POLL QUESTION

LePage task force takes aim at welfare cheats

Posted July 27, 2011, at 2:48 p.m.
Last modified July 27, 2011, at 5:48 p.m.

Poll Question

AUGUSTA, Maine — During his campaign for governor, at nearly every stop and in nearly every speech, Paul LePage vowed if elected to address what he called the rampant abuse of Maine’s welfare system.

On Wednesday, Governor LePage put welfare fraud squarely in his sights, calling upon his recently created task force, the Fraud and Abuse Prevention Team, to intensify its efforts to deter abuse.

LePage, who spent many of his formative years homeless on the streets of Lewiston, has argued that the safety net provided by some social service programs has bred a system that encourages complacency. In announcing the task force’s new focus, LePage said the system needs to change.

“People who receive benefits that they are not entitled to continue to drain existing resources that should be used for those who are truly in need,’’ LePage said. “The work of this group reinforces the message that we take fraud and abuse very seriously and that those who abuse the system will face significant consequences.”

The nine-member team, made up of members of the Department of Health and Human Services and the Office of the Attorney General, has two charges: To identify fraud before it happens and to make sure all cases of potentially illegal activity are properly investigated.

LePage said programs such as Medicaid, Temporary Assistance for Needy Families, or TANF, food stamps and other programs will be targeted and it won’t just be recipients in the hot seat. Providers will be scrutinized as well.

Among the initiatives of the Fraud and Abuse Prevention Team are:

  1. Strengthening the fraud hot line at DHHS to encourage more reports.
  2. Improving training for DHHS staff to identify fraud
  3. Reviewing laws that may make it difficult to remove recipients from benefit programs when they violate program rules.

“It is critical that we strengthen our efforts to prevent and address fraud throughout the programs within the department,’’ said DHHS Commissioner Mary Mayhew. “Our resources to help people in need are limited and we must ensure that those resources are being delivered and used appropriately.”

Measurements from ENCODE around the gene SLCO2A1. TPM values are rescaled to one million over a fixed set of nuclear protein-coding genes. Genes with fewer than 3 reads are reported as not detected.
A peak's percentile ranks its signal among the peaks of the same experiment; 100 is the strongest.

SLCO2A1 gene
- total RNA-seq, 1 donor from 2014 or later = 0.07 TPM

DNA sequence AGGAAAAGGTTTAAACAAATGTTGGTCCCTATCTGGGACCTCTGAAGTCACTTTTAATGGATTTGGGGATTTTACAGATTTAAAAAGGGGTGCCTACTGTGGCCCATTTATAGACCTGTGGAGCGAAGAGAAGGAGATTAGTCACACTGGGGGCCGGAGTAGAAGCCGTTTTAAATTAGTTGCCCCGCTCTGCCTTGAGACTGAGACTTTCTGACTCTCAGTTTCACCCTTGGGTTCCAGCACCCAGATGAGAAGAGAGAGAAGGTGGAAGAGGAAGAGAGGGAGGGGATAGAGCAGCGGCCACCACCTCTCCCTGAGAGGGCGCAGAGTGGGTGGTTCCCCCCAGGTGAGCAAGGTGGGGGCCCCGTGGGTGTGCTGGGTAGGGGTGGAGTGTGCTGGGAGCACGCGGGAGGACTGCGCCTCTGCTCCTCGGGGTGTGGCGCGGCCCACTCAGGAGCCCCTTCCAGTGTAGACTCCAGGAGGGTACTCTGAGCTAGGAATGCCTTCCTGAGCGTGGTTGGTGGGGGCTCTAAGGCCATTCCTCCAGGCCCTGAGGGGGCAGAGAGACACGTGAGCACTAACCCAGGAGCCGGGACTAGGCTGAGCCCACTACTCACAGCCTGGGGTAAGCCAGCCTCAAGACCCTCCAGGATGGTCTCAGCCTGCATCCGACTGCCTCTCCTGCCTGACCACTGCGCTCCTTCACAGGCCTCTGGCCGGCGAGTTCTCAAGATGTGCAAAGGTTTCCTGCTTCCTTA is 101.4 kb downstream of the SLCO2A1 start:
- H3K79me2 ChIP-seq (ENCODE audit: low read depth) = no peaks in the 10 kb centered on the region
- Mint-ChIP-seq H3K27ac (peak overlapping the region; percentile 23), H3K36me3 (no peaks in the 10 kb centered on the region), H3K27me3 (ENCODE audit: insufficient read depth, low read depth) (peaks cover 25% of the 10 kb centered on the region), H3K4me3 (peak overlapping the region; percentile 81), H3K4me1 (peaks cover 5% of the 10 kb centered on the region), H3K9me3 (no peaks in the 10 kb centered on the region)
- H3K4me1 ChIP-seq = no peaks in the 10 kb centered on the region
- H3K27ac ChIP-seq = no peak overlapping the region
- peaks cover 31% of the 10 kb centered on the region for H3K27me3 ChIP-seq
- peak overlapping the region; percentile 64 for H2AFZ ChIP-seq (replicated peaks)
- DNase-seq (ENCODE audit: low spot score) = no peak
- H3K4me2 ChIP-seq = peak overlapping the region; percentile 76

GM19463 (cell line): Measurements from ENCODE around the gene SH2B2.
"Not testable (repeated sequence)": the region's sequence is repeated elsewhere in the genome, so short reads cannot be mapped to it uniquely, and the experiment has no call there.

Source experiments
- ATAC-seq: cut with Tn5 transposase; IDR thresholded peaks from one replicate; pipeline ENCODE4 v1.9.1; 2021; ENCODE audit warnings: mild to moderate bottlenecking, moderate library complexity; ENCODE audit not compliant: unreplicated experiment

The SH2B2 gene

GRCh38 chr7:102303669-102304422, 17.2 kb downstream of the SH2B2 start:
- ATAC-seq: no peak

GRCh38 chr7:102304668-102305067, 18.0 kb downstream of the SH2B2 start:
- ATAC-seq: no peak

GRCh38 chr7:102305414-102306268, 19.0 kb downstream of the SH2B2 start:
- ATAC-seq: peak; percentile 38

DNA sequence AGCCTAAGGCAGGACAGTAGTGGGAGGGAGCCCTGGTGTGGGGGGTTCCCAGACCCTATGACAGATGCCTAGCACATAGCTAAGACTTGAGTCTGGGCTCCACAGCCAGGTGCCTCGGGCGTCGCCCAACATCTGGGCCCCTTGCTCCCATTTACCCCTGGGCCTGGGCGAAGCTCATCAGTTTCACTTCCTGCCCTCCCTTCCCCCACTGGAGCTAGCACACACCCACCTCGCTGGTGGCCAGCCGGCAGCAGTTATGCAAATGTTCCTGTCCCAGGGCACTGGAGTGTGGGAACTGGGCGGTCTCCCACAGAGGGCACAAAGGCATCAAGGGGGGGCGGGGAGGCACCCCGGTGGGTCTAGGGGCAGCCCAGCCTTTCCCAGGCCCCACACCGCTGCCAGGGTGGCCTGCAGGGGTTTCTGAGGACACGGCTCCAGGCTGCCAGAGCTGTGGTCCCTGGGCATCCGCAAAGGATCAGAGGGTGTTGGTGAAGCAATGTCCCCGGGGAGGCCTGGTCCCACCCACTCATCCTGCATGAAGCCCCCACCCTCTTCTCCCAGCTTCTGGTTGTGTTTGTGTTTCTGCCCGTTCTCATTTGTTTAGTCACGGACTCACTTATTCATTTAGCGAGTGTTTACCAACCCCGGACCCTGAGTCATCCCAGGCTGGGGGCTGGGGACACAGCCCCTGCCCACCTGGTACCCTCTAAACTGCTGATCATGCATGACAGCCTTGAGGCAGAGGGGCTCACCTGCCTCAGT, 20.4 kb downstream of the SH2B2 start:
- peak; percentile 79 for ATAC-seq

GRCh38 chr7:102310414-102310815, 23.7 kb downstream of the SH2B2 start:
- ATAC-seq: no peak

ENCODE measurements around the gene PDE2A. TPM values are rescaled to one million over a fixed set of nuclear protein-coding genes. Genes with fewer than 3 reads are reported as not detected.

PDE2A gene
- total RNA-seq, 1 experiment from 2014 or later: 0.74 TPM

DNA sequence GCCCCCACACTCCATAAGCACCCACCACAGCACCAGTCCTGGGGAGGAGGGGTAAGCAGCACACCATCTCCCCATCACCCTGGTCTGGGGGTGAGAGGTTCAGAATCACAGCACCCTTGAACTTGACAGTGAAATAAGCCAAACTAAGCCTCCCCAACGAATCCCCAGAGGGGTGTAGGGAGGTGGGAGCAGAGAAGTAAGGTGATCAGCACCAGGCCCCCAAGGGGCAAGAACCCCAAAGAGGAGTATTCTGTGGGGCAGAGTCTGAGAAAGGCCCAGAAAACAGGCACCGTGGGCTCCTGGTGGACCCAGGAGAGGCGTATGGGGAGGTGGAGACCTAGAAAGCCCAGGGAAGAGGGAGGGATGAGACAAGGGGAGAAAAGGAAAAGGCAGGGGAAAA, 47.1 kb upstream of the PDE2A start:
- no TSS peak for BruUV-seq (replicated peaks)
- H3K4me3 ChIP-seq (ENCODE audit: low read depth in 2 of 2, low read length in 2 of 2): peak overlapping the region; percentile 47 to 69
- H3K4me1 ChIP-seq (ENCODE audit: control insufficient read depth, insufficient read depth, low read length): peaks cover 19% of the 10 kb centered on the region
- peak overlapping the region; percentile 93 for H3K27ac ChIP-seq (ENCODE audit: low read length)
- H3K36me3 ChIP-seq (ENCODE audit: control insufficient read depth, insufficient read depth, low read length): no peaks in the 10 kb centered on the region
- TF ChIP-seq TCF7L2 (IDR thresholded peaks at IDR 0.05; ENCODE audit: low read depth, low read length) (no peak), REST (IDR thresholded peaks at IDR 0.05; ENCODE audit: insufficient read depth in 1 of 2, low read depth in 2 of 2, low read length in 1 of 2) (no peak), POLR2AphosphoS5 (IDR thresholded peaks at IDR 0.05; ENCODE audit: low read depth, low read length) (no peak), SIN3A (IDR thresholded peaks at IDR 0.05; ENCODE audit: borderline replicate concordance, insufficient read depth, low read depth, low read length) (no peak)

Rep. Peggy Rotundo, D-Lewiston, said the creation of the Fraud and Abuse Prevention Team is just another example of LePage governing by anecdote as opposed to governing based on data and good research.

“There is a lot of anecdotal information about welfare fraud but anytime you ask someone for details, they can’t provide them,” Rotundo said. “I’m not saying that there isn’t some fraud, but I don’t think there is this massive fraud that the governor would lead people to believe.”

According to the Attorney General’s office, from January 2010 to March 2010, six cases of MaineCare provider fraud were successfully prosecuted, resulting in $4 million in restitution.

In addition, there were 15 cases of fraud that were settled out of court, resulting in the recovery of $5 million in state dollars, according to the AG’s office. In May, a Maine woman pleaded no contest to welfare fraud and forgery for providing false statements on Department of Health and Human Services applications for social services.

LePage administration officials believe there are still more cases out there waiting to be uncovered.

“This coordinated and proactive effort to investigate and prosecute fraud is a high priority and we will aggressively pursue those who steal from the system,” Attorney General William Schneider said.

Rotundo countered that if the state plans to go after welfare fraud, it better be prepared to examine all types of fraud with the same zeal.

“If, in fact, the evidence we have is true, that there isn’t much fraud, then spending a lot of time and money going down the road is not a good idea,” Rotundo said.

LePage has been an ardent critic of welfare abuse and is likely to continue going after welfare reform while in the Blaine House.

The $6.1 billion biennial budget that passed in June included a five-year cap on TANF benefits, something LePage pushed for even though statistics show that a minuscule percentage of recipients received benefits for more than five years. According to DHHS statistics, about 7o percent of TANF recipients received benefits for less than one year and 85 percent received assistance for less than two years.

During the budget debate, the governor also tried to make additional welfare cuts, including to general assistance, that were not supported by the Republican-controlled Legislature. Some proposed changes to social services floated by Republicans were suspected of violating the Constitution.

Still, when LePage signed the budget, he said it did not do enough to cut welfare spending and he vowed to go after changes next year.

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